Police on Wednesday fired water cannons and tear gas to disperse protestors in the wake of a protest by a social network group that is attempting to thwart the banning of a controversial mural near the Louvre Museum in Paris. The rioters threw flaming objects and set fires as the protesters created chaos after the authorities announced that they planned to close streets surrounding the Arromanches water fountain.
The Brussels police spokesman, Yves Deabart, told the Associated Press that 35,000 protesters had gathered in the Belgian capital’s streets, and that “police are deploying in order to protect the population.” Deabart added that authorities had made 11 arrests. The authorities had sought to stop Wednesday’s protests at the Franco-Belgian border, but the protesters were allowed through. Protesters from different European countries were also reportedly crossing into France to join the demonstration.
Anti-Covid protestors marched in the square in the eastern outskirts of the Belgian capital. The group was founded by artists and academics who were prompted to act after President Emmanuel Macron’s government announced a new law that would ban certain public art from being drawn on public walls. The previous law barred nude figures from being drawn on any wall and terracotta sculptures of children under the age of six.
The temporary ban that has been met with stiff opposition in the art world. Critics of the law have said that unless a ban can be lifted, art will disappear from public squares in Paris, as many galleries and museums are located on the highly regulated public domains of the French capital.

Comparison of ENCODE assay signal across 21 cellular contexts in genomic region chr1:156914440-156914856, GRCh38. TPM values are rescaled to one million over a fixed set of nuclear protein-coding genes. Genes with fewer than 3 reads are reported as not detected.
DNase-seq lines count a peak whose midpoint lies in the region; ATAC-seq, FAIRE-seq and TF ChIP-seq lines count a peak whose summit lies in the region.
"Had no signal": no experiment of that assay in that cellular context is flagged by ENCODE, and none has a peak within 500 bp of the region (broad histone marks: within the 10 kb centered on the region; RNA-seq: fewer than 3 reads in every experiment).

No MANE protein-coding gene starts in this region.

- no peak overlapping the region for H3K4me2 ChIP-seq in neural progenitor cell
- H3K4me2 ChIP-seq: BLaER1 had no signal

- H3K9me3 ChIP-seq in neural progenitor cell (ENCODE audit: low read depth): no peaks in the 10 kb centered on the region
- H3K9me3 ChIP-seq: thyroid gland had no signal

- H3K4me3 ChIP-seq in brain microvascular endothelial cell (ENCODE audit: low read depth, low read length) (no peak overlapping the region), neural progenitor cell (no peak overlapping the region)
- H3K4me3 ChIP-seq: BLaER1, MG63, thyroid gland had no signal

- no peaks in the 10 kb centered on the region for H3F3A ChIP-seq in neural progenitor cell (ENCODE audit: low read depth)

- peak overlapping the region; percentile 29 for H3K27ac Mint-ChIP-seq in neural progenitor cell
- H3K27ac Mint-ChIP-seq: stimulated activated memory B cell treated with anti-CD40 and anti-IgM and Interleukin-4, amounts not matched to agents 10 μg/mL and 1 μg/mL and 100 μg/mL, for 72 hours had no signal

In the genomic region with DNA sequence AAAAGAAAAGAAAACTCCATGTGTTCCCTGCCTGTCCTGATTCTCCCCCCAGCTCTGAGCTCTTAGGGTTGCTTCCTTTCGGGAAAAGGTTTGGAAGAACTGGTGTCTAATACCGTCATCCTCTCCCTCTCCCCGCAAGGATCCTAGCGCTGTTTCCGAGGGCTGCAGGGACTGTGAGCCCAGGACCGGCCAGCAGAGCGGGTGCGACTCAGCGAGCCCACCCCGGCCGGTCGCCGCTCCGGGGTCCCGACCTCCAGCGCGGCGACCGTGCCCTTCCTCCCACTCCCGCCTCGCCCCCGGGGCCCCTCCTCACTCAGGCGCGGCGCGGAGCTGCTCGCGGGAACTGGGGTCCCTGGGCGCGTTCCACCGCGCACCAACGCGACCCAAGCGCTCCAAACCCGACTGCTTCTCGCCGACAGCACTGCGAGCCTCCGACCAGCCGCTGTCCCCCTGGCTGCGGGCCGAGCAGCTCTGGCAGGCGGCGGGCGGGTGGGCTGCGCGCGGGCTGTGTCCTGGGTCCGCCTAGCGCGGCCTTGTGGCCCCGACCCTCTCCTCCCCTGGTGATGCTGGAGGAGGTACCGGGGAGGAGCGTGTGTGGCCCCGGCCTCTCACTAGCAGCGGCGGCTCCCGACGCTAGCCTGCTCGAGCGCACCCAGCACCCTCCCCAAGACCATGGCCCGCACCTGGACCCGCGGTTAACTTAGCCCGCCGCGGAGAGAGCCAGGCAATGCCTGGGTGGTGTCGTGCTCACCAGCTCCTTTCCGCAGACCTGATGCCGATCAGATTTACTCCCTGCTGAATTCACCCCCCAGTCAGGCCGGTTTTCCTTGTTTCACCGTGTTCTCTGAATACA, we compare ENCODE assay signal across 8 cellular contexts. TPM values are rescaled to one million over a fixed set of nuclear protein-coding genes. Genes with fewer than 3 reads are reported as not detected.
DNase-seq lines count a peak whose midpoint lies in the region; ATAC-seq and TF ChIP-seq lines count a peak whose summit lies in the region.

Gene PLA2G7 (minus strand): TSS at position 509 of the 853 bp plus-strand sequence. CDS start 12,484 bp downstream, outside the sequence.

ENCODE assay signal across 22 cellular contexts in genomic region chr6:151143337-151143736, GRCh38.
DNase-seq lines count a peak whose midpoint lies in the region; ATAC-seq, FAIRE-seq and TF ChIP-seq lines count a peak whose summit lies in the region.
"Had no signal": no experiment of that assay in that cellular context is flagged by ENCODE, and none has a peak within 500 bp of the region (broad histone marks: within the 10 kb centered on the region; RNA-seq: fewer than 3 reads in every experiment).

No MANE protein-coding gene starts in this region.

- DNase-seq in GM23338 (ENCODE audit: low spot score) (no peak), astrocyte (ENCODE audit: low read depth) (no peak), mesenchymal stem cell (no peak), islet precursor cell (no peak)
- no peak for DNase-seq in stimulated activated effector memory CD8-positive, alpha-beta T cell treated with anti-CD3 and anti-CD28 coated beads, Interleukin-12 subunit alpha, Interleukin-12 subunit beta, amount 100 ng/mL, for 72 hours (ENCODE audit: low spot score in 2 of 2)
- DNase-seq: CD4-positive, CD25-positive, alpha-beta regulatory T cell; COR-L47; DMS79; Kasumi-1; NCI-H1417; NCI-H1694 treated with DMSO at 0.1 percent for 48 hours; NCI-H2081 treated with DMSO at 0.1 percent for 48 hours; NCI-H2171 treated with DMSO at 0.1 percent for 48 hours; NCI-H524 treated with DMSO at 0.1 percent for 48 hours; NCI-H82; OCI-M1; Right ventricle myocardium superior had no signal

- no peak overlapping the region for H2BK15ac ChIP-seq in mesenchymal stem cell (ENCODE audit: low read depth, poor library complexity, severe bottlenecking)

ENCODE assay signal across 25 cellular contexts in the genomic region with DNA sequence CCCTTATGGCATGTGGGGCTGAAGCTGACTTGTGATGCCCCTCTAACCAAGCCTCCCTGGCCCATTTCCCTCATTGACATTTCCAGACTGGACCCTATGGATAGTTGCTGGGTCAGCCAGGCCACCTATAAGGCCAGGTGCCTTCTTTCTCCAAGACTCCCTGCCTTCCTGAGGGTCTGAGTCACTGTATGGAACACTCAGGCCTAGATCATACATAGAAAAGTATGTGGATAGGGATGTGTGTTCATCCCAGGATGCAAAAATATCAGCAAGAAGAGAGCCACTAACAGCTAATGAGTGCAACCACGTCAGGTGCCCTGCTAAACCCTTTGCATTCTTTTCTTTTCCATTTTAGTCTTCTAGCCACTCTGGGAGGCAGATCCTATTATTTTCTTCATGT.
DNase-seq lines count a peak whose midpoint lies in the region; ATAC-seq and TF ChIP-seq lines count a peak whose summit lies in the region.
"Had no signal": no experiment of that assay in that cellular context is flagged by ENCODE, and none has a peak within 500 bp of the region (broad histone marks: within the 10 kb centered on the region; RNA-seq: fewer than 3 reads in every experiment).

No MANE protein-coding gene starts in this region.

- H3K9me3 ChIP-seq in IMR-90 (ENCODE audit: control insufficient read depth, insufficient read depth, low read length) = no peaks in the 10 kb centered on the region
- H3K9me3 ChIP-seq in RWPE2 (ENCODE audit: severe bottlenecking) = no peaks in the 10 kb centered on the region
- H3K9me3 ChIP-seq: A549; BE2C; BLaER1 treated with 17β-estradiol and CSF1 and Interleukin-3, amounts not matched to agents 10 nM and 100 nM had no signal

Artist Loulou de Lage likened the plan to a “holy crusade,” calling for those opposed to the ban to march to the presidential palace. “Liberty and art in Paris will never die,” she wrote in a statement that was posted to Twitter.
Speaking at a press conference on Tuesday, the mayor of Paris, Anne Hidalgo, defended the plan, saying it was just “common sense.”
The statue that is at the center of the controversy is a full-size replica of the portrait of Russian artist Ilya Repin created in 1998 in the Czech Republic, with allusions to women’s periods and anatomical subjects.
Since Russia outlawed the sale of all depictions of women’s periods in 2011, this piece has been deemed an “assault” against women’s rights and a “blasphemy.” In France, lawmakers voted in favor of the permanent ban following a similar “feminist zealotry” that saw the House vote to ban breastfeeding in public in 1999.
Speaking to The New York Times on Tuesday, de Lage suggested that the current ban on such art as their too drastic of a response. “For 20 years I’ve seen this sculpture, and I think it’s a genuine masterpiece,” she said. “It doesn’t even mention a woman. What’s the problem?”